Scope, Schedule, Budget/Resources and Quality

 I’m currently at the tail end of my first agile project (specifically scrum) and it has been an interesting experience. It’s had its problems, one being that it has been incredibly fast.  A total of 4 x 2 week sprints. The scope has done nothing but grow and we have been committed to complete the whole scope. My company is generally a waterfall company, so when something like agile comes along, any problems with the project are pointed to the agile process. I think that this isn’t the case, I have seen similar situations in my career under waterfall.

I’m reminded of a video I watched of Uncle Bob (Robert C. Martin) give.

Basically you have 4 dials on any project you can play with. If any one or more of them are out of whack, they start to affect the other dials.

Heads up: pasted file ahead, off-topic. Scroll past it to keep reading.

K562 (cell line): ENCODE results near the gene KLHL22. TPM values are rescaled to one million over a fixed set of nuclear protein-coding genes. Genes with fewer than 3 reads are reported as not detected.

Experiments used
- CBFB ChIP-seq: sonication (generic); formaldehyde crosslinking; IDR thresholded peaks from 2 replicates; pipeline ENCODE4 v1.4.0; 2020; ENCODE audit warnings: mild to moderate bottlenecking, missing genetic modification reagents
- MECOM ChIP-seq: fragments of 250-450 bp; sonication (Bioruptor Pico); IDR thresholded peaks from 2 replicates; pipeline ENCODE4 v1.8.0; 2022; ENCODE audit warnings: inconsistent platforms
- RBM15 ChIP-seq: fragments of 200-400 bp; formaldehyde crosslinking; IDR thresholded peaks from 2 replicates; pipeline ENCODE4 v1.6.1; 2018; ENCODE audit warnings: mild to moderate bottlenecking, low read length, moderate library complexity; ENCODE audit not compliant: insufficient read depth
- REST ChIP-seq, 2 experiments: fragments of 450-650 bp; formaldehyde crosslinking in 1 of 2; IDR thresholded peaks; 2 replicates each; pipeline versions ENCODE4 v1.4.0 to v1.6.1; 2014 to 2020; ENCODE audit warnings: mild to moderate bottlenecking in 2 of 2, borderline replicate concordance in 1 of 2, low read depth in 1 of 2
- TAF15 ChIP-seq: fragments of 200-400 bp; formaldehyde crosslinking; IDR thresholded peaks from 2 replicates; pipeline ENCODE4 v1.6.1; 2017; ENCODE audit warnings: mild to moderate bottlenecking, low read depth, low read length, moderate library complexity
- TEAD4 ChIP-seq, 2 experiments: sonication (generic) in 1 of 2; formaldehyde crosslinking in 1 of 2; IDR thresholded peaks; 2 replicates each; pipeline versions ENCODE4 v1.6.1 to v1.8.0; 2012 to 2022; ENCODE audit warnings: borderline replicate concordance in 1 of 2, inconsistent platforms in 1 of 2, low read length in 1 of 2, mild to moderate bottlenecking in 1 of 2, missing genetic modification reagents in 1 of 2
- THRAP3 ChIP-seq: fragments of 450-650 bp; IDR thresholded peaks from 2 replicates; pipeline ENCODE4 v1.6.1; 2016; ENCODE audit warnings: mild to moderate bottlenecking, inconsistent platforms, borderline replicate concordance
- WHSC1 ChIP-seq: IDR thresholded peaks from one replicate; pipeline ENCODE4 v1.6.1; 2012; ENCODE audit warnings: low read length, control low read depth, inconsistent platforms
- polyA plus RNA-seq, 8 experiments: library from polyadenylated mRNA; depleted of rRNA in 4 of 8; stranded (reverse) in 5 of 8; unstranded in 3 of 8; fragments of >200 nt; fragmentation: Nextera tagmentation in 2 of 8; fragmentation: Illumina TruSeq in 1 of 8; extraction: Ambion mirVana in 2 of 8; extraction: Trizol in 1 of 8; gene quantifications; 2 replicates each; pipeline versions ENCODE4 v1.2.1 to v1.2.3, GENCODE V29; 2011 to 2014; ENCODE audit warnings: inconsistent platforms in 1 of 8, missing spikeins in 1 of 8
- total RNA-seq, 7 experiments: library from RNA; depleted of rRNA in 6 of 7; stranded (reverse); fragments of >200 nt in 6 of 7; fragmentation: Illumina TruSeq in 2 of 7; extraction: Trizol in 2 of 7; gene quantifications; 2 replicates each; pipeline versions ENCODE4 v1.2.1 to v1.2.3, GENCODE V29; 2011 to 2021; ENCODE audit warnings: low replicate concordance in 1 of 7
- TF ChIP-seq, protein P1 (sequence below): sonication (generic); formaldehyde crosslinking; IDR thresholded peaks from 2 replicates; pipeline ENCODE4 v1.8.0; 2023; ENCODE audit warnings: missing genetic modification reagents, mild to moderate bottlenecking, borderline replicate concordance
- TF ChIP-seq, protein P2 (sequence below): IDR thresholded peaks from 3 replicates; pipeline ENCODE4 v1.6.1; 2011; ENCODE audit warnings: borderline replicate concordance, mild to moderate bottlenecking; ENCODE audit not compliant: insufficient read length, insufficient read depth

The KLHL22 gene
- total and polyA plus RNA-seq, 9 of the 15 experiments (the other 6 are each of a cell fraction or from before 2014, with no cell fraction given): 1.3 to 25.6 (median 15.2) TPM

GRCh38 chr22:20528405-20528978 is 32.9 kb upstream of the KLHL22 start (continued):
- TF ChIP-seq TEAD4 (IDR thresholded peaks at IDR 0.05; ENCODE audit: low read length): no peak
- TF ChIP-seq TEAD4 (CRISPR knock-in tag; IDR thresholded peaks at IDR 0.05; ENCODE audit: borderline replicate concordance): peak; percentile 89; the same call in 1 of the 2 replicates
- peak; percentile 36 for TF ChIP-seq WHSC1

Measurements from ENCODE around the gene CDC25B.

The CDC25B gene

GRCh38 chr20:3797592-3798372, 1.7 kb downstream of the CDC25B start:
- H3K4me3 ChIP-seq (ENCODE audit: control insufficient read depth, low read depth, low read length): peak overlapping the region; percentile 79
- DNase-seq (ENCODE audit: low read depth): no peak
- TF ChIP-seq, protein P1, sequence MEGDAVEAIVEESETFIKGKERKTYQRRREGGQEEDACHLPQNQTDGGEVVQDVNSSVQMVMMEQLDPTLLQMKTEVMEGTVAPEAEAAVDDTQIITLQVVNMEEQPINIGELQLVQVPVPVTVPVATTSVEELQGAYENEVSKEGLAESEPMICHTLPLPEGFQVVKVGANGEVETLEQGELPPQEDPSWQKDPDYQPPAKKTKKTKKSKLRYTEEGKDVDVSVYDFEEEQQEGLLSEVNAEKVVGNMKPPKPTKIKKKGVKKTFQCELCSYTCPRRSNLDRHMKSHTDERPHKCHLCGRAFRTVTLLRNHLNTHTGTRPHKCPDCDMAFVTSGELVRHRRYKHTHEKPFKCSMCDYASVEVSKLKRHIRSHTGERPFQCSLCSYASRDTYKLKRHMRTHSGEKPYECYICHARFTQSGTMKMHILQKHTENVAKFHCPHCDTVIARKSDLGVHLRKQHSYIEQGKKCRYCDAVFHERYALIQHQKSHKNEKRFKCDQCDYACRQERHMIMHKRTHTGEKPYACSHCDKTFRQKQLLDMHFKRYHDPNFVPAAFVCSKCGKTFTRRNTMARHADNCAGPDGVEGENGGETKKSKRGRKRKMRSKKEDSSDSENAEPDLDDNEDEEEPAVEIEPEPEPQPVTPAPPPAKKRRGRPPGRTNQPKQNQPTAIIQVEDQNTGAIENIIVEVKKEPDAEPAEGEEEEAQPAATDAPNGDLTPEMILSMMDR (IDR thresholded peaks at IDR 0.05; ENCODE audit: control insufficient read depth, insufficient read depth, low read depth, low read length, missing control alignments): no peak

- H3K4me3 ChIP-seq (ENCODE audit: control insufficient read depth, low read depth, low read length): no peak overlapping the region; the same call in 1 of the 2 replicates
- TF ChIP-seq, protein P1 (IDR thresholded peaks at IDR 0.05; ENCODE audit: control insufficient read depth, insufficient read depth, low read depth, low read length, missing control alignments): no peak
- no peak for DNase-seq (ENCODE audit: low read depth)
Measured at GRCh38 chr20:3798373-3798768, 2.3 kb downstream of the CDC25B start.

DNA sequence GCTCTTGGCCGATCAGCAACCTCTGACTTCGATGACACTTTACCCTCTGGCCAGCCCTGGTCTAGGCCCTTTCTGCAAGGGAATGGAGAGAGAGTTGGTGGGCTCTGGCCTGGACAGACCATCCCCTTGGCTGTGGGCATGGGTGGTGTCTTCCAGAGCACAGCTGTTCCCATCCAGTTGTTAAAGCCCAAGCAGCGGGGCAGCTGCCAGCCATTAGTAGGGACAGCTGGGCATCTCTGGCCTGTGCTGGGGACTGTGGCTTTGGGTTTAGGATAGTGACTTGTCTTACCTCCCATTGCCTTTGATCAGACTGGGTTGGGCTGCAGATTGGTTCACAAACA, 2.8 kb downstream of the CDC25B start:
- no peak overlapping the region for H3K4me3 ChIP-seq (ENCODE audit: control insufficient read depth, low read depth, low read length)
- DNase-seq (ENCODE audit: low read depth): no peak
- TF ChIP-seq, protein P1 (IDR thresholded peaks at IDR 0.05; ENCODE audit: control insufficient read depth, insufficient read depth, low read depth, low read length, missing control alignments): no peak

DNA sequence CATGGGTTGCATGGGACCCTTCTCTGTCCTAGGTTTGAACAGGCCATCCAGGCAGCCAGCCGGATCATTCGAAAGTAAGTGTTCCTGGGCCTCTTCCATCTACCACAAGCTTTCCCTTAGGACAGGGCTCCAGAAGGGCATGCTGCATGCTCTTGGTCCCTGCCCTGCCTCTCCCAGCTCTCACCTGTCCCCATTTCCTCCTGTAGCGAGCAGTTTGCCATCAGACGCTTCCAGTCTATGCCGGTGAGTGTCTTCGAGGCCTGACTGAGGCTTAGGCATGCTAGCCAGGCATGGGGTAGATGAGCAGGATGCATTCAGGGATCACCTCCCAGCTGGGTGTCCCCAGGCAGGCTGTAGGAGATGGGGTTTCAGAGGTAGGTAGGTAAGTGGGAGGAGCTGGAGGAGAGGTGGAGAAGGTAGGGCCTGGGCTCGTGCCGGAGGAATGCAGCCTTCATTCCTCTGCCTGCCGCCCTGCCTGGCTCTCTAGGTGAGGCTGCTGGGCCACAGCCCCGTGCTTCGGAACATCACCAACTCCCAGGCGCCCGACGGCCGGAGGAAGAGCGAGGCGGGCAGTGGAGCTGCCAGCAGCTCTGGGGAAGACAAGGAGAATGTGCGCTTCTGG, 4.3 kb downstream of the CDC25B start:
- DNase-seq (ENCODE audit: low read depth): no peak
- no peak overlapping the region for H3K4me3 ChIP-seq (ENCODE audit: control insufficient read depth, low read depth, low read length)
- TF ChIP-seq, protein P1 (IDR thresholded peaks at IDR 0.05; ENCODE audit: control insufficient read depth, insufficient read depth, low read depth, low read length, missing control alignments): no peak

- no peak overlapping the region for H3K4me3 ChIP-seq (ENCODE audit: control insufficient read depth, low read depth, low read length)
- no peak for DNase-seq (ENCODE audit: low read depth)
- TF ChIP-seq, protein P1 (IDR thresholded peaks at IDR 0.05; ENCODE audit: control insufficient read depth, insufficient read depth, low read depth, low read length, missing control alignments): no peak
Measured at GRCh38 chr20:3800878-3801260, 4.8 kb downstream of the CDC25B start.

For example, increase the scope. Keep the budget fixed or keep the same number of resources and keep the same schedule, the quality of work is going to be compromised. If you want to keep the quality, then something else has got to give. You may need to increase the schedule. Alternatively, decrease the scope, or get more resources to do the implementation or a combination. 

I don’t thing that there is any way around this. Compromises will always need to be made. Just don’t blame the process or methodology because it’s new. 

As for those who think that it is Agiles fault, agile has been around officially for around 15+ years. Since at least the manifesto was first written in 2001. If it didn’t have some traction, it would not have survived this long. If your agile project fails, try to understand why.  You may just find that you are implementing it wrong. Similarly with Waterfall. My guess is, if a project fails, two or more of the dials have been cranked up too high causing a blow out of the other dials.